Matthews denies flu is linked to Hungary

FOOD giant Bernard Matthews has denied the potentially deadly strain of avian flu at its Suffolk farm is linked to a series of similar outbreaks of the disease in Hungary.

FOOD giant Bernard Matthews has denied the potentially deadly strain of avian flu at its Suffolk farm is linked to a series of similar outbreaks of the disease in Hungary.

A spokesman for Europe's biggest turkey producer said all of the birds at its site in Holton, near Halesworth, were reared in Britain and were from British eggs.

The H5N1 strain of bird flu was confirmed in one turkey shed on Saturday and is the same as that found last month in Hungary - where an outbreak among geese on a farm prompted the slaughter of thousands of birds.

The Department for Environment, Food and Rural Affairs (Defra) is investigating all movement of people and animals on and off the farm.

This includes any links it could have had with Hungary, where there have been several similar outbreaks in the last month and where Bernard Matthews owns Saga Foods, the country's largest poultry company.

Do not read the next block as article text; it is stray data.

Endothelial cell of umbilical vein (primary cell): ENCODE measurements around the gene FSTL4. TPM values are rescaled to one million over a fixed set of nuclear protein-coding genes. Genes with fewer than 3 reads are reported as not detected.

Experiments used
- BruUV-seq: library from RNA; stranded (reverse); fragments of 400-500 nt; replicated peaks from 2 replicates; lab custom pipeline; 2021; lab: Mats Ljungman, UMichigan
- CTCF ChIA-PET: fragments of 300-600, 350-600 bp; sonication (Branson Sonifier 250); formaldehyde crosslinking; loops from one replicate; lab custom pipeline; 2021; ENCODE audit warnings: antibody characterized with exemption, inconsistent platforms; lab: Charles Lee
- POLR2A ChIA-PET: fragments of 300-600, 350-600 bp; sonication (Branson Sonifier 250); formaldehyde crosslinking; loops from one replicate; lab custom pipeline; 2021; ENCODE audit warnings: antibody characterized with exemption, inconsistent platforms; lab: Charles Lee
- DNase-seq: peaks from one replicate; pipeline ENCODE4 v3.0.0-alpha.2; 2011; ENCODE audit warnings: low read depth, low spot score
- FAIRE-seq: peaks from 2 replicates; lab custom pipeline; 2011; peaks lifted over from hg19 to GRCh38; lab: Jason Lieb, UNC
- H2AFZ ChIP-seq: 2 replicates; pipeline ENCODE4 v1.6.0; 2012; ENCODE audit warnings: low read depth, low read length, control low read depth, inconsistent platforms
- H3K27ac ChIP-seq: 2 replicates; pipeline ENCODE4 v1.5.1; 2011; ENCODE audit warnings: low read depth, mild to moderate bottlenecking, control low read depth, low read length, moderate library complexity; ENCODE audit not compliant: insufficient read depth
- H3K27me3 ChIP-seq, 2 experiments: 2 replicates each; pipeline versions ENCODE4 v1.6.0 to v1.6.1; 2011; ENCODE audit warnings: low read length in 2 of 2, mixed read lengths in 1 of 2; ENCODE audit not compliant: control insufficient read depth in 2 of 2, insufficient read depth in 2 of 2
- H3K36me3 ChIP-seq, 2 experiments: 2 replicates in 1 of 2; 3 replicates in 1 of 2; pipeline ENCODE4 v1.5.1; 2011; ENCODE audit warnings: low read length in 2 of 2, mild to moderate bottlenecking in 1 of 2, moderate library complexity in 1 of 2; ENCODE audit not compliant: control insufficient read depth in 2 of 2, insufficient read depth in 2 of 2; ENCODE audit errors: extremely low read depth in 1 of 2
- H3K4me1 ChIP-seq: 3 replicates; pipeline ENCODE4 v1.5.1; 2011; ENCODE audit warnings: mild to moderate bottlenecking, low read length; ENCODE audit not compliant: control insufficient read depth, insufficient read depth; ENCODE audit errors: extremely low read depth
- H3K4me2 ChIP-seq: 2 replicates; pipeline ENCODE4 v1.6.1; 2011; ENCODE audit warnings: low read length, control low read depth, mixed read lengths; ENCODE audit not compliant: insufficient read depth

But a company spokesman said none of the turkeys at Holton had come from overseas.

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He said: “All of the birds were reared in Britain and come from British eggs.

“The company meets and in many cases far exceeds Defra's biosecurity standards for combating avian flu.”

Meanwhile, Environment Secretary David Miliband said the outbreak of bird flu at the Suffolk farm poses only a "negligible" risk to the public.

Before the cull of almost 160,000 birds at the Bernard Matthews farm was completed last night, he told MPs the response had been "rapid, well co-ordinated and appropriate”.

And Mr Miliband, making a Commons statement hours after the Cabinet's emergency Cobra committee met to discuss the situation, told consumers it was safe to eat poultry and eggs.

Tony Blair joined the bid to ease public fears - his official spokesman telling reporters that he was happy to carry on eating poultry.

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